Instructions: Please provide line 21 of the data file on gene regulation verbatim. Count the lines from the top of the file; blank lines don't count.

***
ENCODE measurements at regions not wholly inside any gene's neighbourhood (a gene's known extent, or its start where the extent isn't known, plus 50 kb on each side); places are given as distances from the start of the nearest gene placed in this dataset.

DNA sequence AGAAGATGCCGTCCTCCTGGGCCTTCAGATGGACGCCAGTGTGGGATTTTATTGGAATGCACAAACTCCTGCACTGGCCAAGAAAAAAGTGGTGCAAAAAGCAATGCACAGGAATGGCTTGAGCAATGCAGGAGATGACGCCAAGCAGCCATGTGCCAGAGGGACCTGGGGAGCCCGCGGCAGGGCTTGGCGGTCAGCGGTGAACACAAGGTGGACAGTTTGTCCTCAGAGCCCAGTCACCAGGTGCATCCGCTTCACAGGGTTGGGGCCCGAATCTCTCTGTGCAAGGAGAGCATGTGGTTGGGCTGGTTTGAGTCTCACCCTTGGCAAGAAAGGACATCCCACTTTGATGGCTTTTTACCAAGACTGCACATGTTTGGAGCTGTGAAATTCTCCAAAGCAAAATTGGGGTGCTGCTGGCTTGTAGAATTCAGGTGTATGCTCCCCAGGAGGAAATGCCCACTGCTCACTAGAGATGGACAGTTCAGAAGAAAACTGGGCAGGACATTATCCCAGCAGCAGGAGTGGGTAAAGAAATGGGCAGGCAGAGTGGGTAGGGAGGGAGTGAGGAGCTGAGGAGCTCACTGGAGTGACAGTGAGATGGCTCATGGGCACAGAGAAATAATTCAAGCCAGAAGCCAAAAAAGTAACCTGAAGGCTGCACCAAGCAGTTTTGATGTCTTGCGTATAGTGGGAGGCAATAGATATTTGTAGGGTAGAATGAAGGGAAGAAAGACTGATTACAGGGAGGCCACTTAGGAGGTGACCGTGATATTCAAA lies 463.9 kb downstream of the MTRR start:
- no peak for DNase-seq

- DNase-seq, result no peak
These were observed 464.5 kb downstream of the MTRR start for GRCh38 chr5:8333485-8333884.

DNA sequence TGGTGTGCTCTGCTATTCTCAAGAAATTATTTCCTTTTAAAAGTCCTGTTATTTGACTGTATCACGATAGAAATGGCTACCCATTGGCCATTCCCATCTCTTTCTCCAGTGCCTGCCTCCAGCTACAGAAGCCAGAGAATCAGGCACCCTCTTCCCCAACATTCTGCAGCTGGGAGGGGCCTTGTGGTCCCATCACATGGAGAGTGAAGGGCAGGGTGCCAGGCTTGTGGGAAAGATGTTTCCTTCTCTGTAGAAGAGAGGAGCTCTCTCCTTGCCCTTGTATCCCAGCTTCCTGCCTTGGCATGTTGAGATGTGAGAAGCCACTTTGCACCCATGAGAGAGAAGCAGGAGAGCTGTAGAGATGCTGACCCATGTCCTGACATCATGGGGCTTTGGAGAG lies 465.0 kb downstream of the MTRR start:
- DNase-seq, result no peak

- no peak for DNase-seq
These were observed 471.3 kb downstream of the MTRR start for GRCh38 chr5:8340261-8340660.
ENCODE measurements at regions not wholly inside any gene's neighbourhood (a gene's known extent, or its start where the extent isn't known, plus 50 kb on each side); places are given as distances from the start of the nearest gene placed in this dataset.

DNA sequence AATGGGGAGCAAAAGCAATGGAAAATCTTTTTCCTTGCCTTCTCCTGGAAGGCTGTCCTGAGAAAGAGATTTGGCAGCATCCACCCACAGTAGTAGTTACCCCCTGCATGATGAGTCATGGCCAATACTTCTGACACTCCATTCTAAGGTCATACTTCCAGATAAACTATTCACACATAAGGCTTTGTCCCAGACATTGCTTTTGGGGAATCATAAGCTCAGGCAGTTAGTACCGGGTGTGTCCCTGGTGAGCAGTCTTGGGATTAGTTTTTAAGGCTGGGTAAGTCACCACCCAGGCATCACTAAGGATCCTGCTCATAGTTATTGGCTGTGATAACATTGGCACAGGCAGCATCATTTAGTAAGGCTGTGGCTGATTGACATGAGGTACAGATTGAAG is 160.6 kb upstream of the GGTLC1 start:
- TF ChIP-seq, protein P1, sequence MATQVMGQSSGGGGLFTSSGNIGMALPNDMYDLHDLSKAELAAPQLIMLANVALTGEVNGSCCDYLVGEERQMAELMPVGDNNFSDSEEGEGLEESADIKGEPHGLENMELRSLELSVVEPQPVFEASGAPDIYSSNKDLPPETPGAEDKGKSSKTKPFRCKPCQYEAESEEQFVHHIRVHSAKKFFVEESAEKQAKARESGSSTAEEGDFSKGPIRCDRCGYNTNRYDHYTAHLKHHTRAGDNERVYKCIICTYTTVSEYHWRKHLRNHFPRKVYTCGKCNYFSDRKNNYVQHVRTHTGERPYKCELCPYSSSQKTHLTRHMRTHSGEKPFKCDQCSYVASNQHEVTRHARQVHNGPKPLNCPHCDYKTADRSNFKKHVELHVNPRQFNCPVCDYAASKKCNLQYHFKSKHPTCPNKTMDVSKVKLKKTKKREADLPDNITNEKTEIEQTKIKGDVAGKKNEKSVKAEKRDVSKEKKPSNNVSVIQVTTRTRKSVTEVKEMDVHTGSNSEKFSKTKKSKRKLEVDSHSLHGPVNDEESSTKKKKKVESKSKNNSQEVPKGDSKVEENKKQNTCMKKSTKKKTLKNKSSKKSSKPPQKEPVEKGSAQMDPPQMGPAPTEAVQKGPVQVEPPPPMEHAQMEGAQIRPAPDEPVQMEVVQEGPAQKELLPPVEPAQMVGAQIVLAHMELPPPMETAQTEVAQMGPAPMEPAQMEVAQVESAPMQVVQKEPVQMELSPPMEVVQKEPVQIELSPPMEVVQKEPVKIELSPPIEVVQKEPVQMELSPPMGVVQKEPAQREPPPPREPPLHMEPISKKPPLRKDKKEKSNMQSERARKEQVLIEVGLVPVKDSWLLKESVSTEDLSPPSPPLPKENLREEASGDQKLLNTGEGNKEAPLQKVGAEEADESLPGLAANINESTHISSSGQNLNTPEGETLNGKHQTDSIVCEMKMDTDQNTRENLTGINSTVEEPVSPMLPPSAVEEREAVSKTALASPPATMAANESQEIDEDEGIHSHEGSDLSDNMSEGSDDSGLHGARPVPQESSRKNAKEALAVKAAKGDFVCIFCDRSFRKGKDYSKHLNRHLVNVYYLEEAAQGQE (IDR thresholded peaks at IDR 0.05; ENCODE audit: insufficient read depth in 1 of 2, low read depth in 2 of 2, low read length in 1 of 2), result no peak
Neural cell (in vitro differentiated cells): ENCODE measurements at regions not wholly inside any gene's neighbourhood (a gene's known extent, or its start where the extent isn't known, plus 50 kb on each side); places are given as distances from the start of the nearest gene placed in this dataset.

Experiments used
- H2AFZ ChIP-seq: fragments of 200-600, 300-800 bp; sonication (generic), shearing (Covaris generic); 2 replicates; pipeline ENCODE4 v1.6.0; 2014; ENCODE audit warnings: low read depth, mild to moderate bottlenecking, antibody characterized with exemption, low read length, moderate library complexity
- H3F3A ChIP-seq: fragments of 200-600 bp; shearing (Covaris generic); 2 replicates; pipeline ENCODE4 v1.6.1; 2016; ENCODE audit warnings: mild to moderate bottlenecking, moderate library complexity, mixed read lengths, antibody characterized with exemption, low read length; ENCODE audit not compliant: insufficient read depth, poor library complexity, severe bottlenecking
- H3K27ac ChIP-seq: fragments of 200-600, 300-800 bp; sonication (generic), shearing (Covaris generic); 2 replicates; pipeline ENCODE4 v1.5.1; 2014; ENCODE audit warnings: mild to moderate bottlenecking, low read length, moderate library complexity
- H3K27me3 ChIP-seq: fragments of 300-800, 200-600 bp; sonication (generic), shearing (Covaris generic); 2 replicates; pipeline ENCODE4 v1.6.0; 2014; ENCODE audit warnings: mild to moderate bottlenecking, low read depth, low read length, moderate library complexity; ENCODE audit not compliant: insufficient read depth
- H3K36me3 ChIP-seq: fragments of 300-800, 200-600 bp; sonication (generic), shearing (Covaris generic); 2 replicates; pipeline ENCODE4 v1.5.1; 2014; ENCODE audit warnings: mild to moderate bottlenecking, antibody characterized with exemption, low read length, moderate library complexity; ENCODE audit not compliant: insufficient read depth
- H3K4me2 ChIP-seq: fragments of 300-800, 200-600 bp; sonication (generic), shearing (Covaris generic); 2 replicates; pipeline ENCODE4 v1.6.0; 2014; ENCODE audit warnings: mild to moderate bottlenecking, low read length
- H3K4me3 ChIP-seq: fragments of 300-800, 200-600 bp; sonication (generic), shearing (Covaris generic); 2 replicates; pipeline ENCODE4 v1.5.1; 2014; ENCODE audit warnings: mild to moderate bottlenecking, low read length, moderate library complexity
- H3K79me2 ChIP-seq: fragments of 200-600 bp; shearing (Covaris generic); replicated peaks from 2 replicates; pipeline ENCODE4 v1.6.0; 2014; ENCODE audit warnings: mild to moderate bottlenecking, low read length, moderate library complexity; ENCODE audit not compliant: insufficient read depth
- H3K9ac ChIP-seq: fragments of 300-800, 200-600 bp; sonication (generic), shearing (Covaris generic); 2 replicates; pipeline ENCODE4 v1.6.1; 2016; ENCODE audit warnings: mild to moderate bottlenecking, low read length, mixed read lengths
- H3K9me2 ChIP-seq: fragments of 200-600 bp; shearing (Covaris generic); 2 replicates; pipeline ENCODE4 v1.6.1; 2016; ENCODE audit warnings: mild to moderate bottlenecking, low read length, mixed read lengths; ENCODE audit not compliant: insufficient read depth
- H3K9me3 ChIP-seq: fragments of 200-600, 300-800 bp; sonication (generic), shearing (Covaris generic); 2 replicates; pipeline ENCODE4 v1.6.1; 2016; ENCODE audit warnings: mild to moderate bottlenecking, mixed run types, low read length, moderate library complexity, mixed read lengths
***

- H3K4me3 ChIP-seq: fragments of 300-800, 200-600 bp; sonication (generic), shearing (Covaris generic); 2 replicates; pipeline ENCODE4 v1.5.1; 2014; ENCODE audit warnings: mild to moderate bottlenecking, low read length, moderate library complexity